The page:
there are good days and bad days.
There are good days and bad days in motherhood. That’s a given. Yesterday was a terribly bad day as far as my motherhood journey has gone thus far. I had to take Flo to the pediatrician, thanks to my midwife’s referral. In Canada, no one sees a pediatrician unless your family doctor refers you, and you usually don’t want to see one, because that means something is wrong. My midwife was worried about Flo’s trembling legs (they do shudder quite often). She said she had never seen anything so pronounced, so she’d prefer I got it checked out. Of course all the alarm bells went off in my head.
All day long I tried not to cry, and I succeeded. Almost. I think a few little tears formed as I nursed her in the exam room, stripped down to her diaper, so vulnerable in my arms, so warm and overtired. It felt so far removed from my motherhood experience so far, which has been at home, gentle and warm, not fluorescent and clinical. My heart was aching for the mother’s of sick infants or children, and how on such a beautiful day, there could be such sorrow. But God is good and gracious, and there is a never ending well of strength we can draw from.
The doctor said her trembling legs were due to an immature nervous system which is completely normal. He took one look at her and shrugged his shoulders. “Totally normal.” Her little patch of thrush? “Barley there.” Her breast milk jaundice? “Meh, that’s nothing.” And so, I discovered once the baby is born, the roles of the midwife and doctor reverse. Midwives may tend to be over cautious, while a doctor sees things as normal. I also learned that worry has no place in a mother’s heart (but it’s there) because she will worry herself to death. So I didn’t worry all day long, I just kept praying and singing and opening the windows to let the sunshine come in.
The worry came when I left the doctor’s office, with Florence in my arms, my purse and nothing else and stared at the very empty street where I had parked my car. It was empty of parked cars, but not moving cars…And then I burst into tears and called Jay. “She’s fine. But…I’m such an idiot,” I sobbed, “I’m such an overtired mum right now, I can’t believe the car got towed, because I parked in the ‘No Parking from 3-6’ zone and I have nothing, just nothing and—“ I balled. I just let it all hang out while Florence gurgled happily over my shoulder and the rush hour traffic zoomed by. Jay came to the rescue, but not after two hours of sorting through the mess (car seats are a pain in the arse) while I held my baby in my sore arms in the waiting room (mercifully falling asleep in a few minutes).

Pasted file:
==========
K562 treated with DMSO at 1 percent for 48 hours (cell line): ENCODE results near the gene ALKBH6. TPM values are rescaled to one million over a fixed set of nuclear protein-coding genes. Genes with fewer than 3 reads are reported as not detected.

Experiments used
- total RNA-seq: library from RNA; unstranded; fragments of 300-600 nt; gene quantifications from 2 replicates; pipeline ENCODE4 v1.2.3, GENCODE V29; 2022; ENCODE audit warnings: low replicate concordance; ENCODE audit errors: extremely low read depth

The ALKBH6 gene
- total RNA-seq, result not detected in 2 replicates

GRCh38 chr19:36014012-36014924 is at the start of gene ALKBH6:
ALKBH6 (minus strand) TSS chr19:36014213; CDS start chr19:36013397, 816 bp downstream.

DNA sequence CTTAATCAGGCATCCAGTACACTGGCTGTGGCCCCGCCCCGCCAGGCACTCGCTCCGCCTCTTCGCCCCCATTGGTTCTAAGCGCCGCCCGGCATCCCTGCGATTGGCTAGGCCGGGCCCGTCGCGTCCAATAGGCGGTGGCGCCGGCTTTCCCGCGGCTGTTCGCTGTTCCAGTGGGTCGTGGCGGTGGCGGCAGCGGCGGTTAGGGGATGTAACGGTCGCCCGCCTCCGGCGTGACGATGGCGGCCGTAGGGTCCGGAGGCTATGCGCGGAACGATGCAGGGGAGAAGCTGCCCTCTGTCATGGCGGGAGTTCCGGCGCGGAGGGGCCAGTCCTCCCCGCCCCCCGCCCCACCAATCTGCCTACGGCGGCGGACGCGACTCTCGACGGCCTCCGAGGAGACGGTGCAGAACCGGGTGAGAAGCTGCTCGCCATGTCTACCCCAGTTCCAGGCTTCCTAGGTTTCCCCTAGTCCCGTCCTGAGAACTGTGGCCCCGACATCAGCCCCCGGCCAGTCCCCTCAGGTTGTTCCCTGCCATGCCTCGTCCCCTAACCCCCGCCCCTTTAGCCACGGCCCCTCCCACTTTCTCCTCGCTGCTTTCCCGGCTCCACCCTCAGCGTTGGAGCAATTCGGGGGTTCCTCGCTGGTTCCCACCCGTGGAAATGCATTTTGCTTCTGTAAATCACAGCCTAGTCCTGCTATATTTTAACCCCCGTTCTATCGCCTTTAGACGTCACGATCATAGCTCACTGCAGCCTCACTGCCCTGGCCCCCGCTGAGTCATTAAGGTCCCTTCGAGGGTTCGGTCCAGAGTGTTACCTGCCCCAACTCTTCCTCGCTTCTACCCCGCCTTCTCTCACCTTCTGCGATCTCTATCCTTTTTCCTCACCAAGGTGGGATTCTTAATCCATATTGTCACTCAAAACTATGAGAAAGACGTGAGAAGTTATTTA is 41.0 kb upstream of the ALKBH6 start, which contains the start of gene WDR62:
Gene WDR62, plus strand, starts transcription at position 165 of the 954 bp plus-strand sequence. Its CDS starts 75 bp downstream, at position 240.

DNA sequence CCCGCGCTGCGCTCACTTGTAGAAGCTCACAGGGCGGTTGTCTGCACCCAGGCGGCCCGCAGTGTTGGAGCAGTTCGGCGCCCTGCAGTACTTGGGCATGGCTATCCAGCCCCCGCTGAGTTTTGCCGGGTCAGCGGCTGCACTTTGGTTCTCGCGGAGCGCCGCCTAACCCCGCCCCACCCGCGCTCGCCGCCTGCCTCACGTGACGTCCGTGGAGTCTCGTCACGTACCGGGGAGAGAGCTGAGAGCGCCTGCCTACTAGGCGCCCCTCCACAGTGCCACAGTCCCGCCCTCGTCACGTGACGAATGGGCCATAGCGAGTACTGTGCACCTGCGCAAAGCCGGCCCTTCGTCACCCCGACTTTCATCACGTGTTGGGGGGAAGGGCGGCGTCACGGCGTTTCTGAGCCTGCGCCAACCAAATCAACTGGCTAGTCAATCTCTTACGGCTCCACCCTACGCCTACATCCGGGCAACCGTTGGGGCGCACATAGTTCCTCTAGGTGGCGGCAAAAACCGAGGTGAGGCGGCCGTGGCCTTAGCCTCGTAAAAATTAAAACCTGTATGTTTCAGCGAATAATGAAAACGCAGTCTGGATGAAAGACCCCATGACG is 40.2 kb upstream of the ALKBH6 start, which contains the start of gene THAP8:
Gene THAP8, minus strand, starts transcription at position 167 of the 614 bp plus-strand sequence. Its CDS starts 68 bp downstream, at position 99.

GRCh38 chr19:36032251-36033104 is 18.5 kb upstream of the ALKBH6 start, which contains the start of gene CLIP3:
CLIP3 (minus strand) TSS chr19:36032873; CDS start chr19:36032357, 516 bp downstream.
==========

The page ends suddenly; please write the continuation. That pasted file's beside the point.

Anyway, today has been much nicer. The sweet smell of spring is in the air, and it’s warm enough to sun bathe. Florence is well rested and happy, and I had a wonderful sleep last night (it’s amazing how that can make or break your day…)
Celebrating today (it’s a Carole King and Aretha Franklin kind of day)
The garden has been planted! Up front are patches of Italian parsley left over from last year. They have basically become a weed in the garden, which is awesome. The next row has some peppermint (also a major “weed”), rhubarb and chives. The beautiful thing about our Pacific Northwest climate is not much is killed off over the winter. The rest are vegetables and of course, a few rows of Marigolds, because they are a gardens best friend!
Our block is the only one with six beautiful cherry blossom trees clustered together. People are always stopping to photograph them. We’re blessed enough to see them every day from all our windows and the deck.
Miss Marigold using more of her muscles every day. It’s lovely seeing her eyes open more often these days, but I do miss those early, early newborn days when I would put her in the stroller for a walk and she would be out in two seconds! Takes more time now…
I love hearing the fluttering of the neighbors hanging laundry. It can only happen a few months out of the year!
Blissfully asleep in the warmth of the sun. Just enough vitamin D to warm mama’s toes and hopefully kick the lingering jaundice from her system.